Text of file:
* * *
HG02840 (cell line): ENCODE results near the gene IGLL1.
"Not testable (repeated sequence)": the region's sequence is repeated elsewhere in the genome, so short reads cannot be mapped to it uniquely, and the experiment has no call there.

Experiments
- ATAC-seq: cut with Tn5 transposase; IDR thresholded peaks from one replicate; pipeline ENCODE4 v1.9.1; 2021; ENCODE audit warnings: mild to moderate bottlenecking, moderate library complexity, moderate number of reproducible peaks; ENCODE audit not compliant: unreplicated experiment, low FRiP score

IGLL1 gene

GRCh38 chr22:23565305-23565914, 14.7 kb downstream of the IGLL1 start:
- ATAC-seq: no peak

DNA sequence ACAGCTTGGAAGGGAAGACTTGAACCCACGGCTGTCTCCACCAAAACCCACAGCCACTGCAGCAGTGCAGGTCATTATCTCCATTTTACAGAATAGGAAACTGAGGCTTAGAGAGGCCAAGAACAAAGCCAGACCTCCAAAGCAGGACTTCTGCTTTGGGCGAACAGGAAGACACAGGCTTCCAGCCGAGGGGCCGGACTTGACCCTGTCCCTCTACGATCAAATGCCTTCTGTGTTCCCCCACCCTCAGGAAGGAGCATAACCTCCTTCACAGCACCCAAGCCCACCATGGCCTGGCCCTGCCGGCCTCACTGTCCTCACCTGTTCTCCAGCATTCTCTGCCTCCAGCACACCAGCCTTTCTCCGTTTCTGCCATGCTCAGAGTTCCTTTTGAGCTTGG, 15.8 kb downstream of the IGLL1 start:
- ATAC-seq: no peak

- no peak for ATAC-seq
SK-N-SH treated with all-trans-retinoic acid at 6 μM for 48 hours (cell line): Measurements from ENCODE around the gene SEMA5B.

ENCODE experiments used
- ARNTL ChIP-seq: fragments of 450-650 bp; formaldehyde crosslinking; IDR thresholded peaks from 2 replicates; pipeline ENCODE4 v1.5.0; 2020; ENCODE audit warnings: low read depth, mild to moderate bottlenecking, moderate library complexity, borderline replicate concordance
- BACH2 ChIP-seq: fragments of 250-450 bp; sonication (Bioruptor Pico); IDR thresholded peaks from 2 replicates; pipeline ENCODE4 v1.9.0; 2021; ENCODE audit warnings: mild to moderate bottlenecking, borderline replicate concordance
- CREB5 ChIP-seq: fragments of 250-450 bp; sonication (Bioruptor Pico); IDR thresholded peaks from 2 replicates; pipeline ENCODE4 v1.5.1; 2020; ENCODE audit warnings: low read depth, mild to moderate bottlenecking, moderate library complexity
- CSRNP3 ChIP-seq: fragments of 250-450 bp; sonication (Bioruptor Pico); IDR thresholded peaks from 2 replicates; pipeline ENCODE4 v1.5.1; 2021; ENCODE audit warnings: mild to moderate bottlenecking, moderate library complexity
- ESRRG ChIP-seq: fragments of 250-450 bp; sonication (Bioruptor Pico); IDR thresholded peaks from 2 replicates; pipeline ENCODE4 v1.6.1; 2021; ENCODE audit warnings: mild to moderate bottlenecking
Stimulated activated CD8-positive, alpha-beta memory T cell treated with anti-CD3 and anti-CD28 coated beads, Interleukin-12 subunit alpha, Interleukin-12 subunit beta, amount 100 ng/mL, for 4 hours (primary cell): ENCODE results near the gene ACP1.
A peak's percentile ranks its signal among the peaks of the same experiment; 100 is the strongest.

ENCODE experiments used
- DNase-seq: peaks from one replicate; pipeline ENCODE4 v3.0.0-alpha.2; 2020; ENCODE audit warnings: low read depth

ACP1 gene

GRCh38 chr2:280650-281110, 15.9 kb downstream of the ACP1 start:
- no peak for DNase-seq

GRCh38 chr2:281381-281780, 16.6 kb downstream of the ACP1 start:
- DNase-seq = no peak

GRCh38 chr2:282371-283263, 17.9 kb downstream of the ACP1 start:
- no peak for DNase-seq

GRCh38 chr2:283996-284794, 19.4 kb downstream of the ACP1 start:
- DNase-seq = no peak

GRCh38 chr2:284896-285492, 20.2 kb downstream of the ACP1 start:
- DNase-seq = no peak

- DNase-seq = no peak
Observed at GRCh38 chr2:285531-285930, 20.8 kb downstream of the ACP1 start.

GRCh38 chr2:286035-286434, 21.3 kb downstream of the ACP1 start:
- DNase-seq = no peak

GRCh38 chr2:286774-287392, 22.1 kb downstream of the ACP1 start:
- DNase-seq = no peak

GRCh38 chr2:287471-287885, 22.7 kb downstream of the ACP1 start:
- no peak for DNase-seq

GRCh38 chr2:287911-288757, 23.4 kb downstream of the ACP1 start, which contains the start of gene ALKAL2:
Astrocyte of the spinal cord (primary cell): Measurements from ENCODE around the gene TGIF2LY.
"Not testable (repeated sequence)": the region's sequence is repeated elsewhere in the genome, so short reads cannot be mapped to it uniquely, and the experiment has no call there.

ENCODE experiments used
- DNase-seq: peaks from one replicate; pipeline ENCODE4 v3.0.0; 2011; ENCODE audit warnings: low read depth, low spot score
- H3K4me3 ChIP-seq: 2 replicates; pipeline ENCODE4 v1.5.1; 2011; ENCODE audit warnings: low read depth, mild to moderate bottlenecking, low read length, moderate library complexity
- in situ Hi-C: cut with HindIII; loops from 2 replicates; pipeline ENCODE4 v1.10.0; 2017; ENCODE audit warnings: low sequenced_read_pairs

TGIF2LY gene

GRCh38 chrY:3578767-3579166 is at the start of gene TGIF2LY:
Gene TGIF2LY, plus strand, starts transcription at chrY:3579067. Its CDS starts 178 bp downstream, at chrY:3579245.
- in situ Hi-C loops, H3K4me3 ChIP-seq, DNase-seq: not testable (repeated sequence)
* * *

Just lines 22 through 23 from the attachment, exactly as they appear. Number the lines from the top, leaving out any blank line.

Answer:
ACP1 gene

GRCh38 chr2:280650-281110, 15.9 kb downstream of the ACP1 start: